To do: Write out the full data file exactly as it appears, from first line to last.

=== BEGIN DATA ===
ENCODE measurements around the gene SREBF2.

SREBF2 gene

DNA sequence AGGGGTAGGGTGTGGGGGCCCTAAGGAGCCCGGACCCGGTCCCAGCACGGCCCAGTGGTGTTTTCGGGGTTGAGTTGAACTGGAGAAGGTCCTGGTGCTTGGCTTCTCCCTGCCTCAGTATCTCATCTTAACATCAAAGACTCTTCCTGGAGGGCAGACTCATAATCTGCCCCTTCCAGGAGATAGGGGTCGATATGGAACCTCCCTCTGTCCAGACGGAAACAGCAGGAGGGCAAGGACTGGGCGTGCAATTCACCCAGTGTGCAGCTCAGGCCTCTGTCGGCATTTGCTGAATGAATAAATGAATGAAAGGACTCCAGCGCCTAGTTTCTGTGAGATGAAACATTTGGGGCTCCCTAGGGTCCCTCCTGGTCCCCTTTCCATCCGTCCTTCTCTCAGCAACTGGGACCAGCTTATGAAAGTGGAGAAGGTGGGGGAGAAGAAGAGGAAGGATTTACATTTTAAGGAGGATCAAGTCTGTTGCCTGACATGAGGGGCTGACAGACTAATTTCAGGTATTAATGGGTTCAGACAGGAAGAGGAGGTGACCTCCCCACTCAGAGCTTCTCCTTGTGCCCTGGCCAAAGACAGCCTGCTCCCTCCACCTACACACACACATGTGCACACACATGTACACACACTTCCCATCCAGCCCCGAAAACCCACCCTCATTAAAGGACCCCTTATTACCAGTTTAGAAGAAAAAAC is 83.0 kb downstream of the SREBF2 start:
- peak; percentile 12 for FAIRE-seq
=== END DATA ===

ENCODE measurements around the gene SREBF2.

SREBF2 gene

DNA sequence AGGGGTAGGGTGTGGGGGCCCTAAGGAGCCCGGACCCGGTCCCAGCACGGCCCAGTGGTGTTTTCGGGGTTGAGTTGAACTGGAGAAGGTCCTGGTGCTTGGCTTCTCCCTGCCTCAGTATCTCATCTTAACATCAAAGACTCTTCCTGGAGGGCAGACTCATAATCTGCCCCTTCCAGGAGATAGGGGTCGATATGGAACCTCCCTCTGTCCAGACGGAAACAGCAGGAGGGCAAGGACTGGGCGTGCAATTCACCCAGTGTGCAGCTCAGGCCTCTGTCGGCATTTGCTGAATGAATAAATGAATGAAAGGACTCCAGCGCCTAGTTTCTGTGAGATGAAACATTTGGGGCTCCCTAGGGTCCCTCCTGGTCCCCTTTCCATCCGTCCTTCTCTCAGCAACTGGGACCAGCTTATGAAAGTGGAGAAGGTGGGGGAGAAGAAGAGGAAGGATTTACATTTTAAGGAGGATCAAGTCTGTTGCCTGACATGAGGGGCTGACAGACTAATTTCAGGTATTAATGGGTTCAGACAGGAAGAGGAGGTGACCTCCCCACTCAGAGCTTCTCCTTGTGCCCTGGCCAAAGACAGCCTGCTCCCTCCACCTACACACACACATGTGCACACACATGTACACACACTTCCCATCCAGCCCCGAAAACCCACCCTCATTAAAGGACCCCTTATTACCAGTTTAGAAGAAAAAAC is 83.0 kb downstream of the SREBF2 start:
- peak; percentile 12 for FAIRE-seq